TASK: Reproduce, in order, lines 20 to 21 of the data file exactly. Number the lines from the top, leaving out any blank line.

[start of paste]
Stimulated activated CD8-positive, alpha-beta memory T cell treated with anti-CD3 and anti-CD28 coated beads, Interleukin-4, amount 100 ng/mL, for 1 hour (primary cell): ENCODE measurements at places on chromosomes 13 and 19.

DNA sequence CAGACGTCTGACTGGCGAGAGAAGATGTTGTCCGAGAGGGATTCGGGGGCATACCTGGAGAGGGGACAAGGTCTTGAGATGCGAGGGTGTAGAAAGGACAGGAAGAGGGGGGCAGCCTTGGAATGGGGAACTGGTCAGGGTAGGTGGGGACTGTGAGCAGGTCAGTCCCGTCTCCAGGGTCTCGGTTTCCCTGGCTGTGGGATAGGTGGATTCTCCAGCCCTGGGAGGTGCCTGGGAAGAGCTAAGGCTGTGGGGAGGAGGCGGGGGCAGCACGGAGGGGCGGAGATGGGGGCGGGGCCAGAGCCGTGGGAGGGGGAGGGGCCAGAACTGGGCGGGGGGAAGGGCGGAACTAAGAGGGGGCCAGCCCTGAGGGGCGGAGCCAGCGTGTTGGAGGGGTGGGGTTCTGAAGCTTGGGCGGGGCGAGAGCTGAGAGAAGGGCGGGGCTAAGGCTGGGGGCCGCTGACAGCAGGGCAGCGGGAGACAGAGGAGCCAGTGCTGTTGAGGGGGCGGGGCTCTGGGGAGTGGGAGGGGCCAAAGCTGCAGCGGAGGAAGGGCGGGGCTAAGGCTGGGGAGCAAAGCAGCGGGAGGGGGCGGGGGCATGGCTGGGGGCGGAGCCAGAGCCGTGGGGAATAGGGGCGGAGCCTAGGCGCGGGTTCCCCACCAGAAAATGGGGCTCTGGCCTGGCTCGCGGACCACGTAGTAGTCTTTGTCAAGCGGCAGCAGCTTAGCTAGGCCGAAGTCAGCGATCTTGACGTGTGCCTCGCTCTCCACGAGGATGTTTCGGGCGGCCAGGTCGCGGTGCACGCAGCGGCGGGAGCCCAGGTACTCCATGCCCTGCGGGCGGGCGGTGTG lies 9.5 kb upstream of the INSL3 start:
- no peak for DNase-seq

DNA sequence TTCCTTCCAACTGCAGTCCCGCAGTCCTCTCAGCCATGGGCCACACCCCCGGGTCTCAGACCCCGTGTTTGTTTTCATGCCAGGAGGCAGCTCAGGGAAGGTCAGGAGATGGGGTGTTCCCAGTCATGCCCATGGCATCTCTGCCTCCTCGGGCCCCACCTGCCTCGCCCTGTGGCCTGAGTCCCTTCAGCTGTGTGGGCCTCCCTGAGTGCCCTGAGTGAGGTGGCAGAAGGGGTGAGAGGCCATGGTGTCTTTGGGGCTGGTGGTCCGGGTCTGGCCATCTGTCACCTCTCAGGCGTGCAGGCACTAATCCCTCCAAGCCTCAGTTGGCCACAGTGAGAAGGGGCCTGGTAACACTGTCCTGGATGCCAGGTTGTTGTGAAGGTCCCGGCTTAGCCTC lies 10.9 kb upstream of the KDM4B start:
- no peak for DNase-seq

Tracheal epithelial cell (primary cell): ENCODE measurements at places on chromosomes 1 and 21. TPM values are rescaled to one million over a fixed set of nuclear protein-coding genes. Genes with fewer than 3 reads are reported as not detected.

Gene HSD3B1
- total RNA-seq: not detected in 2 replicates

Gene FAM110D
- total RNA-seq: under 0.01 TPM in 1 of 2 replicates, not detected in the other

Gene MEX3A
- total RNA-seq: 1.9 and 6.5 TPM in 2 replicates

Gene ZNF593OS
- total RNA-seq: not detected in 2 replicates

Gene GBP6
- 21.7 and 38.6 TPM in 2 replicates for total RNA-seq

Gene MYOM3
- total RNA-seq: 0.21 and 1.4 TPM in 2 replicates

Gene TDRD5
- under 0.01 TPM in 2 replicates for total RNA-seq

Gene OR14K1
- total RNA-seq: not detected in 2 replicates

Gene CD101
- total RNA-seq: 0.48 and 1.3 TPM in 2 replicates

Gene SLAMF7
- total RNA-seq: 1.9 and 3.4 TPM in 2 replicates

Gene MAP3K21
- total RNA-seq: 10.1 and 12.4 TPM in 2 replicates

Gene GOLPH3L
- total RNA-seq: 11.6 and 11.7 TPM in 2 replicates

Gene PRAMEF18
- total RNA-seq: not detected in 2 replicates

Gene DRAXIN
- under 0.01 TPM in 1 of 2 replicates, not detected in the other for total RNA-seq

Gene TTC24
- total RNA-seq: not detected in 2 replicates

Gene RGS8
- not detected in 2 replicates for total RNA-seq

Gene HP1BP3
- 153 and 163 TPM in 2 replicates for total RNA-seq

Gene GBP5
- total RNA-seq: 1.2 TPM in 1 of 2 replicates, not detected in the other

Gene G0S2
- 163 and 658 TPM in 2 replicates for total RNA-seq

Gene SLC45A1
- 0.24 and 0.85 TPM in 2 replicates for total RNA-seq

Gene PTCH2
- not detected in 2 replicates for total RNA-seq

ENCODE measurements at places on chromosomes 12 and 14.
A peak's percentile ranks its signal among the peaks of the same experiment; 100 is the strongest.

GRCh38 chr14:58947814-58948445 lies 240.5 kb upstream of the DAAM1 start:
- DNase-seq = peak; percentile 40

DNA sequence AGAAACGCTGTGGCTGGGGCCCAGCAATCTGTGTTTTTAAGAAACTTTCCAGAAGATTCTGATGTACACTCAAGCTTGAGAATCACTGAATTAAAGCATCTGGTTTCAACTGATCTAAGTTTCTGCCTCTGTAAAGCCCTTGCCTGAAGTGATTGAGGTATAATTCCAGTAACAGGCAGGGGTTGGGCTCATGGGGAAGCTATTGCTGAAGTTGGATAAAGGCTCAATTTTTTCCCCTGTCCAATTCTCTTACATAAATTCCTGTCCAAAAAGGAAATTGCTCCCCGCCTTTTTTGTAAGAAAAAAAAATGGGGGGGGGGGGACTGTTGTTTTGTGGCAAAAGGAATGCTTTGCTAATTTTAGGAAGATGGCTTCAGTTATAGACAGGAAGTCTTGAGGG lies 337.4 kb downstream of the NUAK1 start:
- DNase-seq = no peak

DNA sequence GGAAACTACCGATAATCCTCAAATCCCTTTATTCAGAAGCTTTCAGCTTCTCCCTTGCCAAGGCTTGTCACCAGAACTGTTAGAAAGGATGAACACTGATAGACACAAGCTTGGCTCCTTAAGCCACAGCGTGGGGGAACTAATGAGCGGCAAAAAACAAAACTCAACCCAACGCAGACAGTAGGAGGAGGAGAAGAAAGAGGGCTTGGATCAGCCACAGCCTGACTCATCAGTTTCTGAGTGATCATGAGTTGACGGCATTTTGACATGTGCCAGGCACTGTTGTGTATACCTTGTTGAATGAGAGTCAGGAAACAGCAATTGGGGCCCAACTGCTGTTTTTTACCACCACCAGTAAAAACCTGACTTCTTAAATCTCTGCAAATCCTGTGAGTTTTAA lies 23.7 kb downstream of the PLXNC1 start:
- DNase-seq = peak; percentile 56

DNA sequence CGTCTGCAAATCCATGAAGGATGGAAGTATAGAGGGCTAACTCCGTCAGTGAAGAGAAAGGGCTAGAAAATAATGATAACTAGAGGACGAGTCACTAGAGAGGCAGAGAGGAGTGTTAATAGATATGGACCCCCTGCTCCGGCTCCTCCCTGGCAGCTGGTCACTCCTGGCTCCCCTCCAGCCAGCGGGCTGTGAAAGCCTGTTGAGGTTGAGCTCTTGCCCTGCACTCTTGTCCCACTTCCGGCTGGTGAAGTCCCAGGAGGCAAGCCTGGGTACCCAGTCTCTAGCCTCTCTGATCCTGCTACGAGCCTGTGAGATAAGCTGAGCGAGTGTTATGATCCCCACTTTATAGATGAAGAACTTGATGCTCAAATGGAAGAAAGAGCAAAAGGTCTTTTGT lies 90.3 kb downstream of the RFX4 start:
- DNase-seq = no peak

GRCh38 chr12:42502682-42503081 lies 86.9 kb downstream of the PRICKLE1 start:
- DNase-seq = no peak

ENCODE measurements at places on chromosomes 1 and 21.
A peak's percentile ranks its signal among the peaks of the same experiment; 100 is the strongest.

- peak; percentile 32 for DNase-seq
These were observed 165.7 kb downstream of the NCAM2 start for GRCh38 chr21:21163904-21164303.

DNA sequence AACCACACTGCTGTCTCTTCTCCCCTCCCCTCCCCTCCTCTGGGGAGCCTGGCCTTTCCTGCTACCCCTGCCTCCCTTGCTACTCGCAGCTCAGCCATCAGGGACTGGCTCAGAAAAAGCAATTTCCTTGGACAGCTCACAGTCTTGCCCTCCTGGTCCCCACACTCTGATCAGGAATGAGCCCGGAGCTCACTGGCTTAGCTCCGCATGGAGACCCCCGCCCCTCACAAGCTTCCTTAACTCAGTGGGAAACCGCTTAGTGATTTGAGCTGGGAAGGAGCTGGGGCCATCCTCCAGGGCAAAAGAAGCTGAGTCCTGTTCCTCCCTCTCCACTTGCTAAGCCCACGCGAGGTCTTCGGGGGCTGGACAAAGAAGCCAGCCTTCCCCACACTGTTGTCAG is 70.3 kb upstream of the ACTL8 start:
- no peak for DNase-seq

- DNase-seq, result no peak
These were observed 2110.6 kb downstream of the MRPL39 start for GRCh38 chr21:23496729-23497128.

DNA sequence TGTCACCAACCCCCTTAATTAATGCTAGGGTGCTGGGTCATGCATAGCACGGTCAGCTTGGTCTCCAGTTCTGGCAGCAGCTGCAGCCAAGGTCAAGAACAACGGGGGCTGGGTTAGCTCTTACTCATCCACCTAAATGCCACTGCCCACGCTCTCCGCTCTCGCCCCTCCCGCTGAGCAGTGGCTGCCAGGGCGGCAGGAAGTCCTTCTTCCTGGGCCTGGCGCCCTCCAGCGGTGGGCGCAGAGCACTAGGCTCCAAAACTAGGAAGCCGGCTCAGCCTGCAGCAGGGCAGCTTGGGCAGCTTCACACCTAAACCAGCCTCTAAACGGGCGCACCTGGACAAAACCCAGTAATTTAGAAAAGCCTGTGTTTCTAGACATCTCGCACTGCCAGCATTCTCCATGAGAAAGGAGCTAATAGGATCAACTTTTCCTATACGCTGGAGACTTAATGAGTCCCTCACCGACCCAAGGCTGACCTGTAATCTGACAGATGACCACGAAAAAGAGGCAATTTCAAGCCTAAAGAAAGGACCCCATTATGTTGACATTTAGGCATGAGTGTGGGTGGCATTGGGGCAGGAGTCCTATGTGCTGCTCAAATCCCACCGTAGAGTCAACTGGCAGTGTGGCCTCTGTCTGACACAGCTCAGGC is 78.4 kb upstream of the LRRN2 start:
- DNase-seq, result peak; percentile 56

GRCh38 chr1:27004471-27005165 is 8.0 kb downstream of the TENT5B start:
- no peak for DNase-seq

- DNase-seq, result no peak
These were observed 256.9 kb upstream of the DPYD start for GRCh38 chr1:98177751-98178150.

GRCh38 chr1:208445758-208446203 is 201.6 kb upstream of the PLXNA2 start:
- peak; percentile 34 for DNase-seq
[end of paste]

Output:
- under 0.01 TPM in 2 replicates for total RNA-seq

Gene OR14K1